Ballmer Bails on Microsoft
Well, Microsoft's press conferences are about to get a lot more low-key. The company's bombastic leader Steve Ballmer has announced he'll be retiring within a year.
The question is, did he choose to leave, or was he shown the exit?
Ballmer took over the CEO post from Bill Gates in 2000, inheriting the thriving PC market leader, which now -- 13 years later -- is struggling to find relevancy in a world dominated by mobility and software. (See: Ballmer: 'I Don't Think Everybody Wants a Tablet'.)
While it's still relatively early for Windows 8, Microsoft Corp. (Nasdaq: MSFT)'s operating system that was supposed to bridge the world of mobile and computing has yet to make a dent in a market dominated by Android and iOS. Its partners, especially flagship partner Nokia Corp. (NYSE: NOK), are all struggling to create this long-promised third ecosystem.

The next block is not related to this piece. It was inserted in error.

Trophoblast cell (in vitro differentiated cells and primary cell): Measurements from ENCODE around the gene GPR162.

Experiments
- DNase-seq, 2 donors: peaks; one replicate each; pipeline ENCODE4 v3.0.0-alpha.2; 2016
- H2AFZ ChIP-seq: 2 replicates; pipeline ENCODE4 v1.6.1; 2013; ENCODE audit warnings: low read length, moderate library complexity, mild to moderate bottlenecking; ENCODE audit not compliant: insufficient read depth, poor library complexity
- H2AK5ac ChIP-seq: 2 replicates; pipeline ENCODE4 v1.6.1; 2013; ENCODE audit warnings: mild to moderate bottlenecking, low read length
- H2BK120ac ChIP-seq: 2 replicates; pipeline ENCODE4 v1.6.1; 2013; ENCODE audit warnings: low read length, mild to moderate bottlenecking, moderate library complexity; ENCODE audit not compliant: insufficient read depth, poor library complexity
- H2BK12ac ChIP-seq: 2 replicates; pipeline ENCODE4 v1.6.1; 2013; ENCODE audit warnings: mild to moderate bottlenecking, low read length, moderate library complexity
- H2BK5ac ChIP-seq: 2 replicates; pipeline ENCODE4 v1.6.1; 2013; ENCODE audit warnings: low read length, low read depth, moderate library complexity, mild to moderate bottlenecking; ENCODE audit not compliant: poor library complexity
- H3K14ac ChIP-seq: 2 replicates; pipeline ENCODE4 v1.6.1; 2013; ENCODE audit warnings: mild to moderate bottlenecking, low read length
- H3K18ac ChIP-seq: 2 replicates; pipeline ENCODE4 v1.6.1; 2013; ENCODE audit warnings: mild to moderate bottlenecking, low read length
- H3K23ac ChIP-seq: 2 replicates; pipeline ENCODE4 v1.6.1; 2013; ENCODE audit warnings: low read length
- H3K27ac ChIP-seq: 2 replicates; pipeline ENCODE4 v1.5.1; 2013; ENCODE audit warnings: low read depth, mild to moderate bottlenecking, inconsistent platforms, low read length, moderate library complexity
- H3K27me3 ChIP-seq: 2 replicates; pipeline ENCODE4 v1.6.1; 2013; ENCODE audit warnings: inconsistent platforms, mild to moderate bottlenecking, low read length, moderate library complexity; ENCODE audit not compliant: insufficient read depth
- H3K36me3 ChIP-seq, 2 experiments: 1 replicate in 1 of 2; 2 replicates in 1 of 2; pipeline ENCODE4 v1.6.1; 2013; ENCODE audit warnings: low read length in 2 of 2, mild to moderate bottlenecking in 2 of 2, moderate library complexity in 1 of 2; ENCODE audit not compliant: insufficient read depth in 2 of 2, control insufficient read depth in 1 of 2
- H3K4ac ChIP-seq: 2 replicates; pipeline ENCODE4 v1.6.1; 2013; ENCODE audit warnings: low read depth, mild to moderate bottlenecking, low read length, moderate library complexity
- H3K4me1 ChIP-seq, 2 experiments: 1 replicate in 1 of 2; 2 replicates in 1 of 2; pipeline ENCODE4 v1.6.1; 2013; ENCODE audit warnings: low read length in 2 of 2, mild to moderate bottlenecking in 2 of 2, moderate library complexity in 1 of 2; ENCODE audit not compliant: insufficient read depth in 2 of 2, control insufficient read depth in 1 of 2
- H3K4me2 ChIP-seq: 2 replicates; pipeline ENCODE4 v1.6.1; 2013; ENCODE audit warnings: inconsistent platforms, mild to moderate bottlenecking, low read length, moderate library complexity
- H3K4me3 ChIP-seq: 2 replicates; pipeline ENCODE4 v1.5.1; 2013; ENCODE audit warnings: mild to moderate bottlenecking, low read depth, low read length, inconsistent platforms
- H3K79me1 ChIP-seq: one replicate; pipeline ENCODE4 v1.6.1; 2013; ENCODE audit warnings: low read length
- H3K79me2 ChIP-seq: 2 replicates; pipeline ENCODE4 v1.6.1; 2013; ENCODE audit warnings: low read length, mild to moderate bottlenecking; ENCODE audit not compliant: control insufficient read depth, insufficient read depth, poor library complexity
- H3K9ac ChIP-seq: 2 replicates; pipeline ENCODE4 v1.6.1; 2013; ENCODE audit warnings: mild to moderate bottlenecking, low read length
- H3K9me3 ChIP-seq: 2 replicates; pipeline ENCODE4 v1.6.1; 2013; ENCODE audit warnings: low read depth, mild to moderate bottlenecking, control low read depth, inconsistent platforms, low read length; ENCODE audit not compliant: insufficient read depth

Against that backdrop, it's hard to tell whether Ballmer is really leaving willingly, as Microsoft suggests. In a letter to his employees, the CEO, known for his often-alarming enthusiasm, said he originally wanted to leave in the middle of Microsoft's "transformation to a devices and services company focused on empowering customers in the activities they value most," but the company now needs a CEO who's in it for the long run.
Microsoft will form a special committee to find Ballmer's successor, and he will step down once a new leader is chosen. AllThingsD has his full letter to employees here.
News of Ballmer's departure sent Microsoft's shares up 7 percent in early-morning trading. It should be noted that Ballmer still owns 333,252,990 shares of Microsoft, meaning that he made just over $10 billion at yesterday’s closing price of $32.39. I'm sure leaving the company he loves will be hard, but he does have a nice cushion to fall on.— Sarah Reedy, Senior Editor, Light Reading